I read about some interesting research on praise in an educator’s blog that cited a study done by Dr. Carol Dweck of Stanford on praising 5th graders. (These were neurotypical 5th graders, BTW.)
The experiment went like this. They gave 400 5th graders a simple puzzle in which everyone did well and was praised. Half the group was praised with “you’re so smart,” and the other half with “you must have worked really hard.” Then each child was asked if they wanted to take a very difficult test or one that was as easy as the first one. The children who were praised for their efforts, instead of their smarts, were much more likely to choose the more difficult test.
Here’s where things get really interesting. They gave a difficult test (two grade levels above) to all the students and everyone failed. But… those who had been praised for their effort tried much harder than the group who simply heard they were smart.
Furthermore, when all the students were given a third test, as simple as the first, the “trying-hard” group improved their original score by about 30 %, while the “smart” group saw their scores go down about 20%.
What did this tell the researchers, and what does it tell us? If children are praised for being “smart,” this feels unchangeable and so the scores and task difficulty really have nowhere to go but down. Being praised for “effort,” on the other hand, is something within the child’s control. They can always try harder, and so scores are likely to rise. What’s more, those who are praised early on for effort are more likely to attempt more difficult things.
It’s interesting to contemplate the use (and dangers) of praise in “typical” children, knowing how badly children with trauma and attachment issues struggle with praise. Praise is hard for them to hear – their poor self esteem means they cannot believe such a positive message about themselves. For them as for neurotypical kids, however, there is hope: praise about what they do vs. who they are can and does help, mainly because it’s more believable. Most of our children don’t believe they are smart; but they might believe that they’ve done well or worked hard and that their efforts have paid off.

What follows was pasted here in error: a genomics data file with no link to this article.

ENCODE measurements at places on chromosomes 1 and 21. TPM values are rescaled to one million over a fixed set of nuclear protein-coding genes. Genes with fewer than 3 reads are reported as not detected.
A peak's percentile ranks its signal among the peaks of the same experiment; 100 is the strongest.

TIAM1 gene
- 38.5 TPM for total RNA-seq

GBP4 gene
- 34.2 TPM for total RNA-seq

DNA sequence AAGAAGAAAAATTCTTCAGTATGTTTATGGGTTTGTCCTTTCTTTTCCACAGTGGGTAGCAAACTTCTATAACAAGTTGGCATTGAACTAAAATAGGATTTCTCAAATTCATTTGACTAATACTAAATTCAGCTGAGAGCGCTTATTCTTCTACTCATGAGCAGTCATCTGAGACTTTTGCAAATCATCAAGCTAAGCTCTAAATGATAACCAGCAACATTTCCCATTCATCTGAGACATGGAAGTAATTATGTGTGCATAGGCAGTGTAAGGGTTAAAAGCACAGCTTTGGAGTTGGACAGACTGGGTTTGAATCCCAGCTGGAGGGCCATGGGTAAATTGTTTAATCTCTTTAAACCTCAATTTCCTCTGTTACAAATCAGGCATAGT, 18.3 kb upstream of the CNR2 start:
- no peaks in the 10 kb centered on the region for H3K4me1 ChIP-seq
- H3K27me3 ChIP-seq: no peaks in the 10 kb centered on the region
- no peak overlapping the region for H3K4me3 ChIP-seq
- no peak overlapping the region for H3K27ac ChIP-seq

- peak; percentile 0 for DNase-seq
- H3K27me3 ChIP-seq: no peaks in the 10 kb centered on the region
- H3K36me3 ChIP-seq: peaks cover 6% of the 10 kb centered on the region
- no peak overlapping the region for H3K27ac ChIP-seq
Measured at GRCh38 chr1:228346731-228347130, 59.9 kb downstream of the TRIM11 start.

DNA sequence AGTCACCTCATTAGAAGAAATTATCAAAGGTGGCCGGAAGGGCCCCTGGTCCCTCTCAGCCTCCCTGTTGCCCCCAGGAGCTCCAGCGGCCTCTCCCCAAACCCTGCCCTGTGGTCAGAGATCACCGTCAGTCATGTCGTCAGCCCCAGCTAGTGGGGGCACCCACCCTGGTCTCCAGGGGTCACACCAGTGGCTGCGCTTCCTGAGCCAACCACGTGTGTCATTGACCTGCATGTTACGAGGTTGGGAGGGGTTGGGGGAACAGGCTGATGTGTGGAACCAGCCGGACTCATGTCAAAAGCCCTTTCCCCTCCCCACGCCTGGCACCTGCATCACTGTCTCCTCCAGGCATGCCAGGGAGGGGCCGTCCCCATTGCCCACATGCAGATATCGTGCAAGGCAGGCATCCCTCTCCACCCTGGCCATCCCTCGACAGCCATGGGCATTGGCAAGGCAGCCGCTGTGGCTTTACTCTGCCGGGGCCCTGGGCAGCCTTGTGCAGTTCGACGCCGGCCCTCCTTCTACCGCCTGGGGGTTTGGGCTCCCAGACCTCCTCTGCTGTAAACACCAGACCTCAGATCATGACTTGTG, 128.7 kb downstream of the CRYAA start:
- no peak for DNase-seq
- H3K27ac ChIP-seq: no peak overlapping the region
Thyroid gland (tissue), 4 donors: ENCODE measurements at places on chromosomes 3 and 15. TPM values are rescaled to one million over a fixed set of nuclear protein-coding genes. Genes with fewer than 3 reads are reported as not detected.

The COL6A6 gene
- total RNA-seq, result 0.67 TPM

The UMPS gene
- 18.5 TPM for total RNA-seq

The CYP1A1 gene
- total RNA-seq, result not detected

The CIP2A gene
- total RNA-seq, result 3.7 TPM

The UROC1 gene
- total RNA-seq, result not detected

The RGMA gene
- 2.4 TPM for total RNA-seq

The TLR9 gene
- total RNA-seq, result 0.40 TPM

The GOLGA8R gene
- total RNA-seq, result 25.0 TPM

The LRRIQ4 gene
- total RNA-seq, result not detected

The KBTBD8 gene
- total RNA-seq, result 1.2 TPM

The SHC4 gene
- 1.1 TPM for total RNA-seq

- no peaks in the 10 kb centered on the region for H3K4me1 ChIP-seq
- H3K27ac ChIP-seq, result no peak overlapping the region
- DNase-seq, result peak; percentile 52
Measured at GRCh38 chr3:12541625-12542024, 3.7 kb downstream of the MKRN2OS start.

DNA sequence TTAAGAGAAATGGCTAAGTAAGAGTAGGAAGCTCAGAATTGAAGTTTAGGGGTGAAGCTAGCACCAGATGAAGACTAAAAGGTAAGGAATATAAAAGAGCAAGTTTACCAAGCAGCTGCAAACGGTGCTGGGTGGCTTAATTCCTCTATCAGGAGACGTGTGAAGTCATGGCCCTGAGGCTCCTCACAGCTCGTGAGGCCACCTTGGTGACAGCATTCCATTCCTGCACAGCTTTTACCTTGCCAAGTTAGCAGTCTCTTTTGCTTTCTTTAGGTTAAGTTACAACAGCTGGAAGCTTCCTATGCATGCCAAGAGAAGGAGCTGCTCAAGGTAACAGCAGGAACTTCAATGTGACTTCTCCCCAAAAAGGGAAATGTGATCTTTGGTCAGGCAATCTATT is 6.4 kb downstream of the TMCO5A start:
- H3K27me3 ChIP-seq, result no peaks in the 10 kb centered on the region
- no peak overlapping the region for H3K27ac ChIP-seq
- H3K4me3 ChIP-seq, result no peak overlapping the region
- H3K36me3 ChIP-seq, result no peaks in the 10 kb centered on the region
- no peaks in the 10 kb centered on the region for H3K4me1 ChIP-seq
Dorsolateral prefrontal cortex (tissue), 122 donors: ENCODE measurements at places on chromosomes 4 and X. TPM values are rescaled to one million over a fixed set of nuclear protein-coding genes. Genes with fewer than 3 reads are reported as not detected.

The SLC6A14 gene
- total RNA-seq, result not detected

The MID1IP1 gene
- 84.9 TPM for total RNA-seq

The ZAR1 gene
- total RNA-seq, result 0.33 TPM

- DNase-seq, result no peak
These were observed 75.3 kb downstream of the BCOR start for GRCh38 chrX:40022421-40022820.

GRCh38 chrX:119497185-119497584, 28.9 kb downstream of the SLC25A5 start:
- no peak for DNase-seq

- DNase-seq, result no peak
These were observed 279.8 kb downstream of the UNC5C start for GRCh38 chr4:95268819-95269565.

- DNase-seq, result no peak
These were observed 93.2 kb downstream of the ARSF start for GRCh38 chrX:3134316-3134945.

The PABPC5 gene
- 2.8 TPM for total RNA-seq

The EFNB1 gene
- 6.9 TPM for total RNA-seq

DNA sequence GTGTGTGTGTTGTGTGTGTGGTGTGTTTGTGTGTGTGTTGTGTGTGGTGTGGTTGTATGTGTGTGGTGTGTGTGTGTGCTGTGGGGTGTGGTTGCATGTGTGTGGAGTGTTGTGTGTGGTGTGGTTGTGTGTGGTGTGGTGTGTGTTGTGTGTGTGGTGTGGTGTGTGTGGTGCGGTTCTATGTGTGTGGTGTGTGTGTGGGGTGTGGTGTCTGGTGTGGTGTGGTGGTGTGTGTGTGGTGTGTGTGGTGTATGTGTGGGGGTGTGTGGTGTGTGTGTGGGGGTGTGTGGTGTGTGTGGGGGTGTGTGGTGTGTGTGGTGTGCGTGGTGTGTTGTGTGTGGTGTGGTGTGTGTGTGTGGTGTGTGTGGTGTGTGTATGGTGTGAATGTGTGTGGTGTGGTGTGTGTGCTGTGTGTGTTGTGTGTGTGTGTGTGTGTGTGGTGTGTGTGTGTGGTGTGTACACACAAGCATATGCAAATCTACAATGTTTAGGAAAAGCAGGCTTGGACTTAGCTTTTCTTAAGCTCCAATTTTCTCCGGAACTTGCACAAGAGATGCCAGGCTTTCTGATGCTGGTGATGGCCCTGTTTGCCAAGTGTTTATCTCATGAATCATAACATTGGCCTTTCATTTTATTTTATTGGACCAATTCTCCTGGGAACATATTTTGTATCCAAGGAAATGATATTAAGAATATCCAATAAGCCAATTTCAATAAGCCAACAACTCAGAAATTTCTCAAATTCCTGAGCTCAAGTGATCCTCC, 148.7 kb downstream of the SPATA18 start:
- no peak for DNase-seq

In other words, praise the action, not the attribute. After all, even if they believe they are smart; they can just as quickly believe the contrary if circumstances point in that direction. Yet we can’t be this owl: none of us can change how smart, how cute, or how tall we are. What we can control is how hard we try, how long we work, the number of steps we take in the right direction. And praise should be about something we can control.
The moral of the story? Praise often, even on the hard days when the good is hard to find. Don’t worry – we get it, we know, they’re called “hard” for a reason! But you’ve got this: just remember to praise what you see your kid do, rather than who he or she is (or thinks she or he is…). Maybe then our kids will learn to believe not only us, but also, perhaps most importantly, in themselves.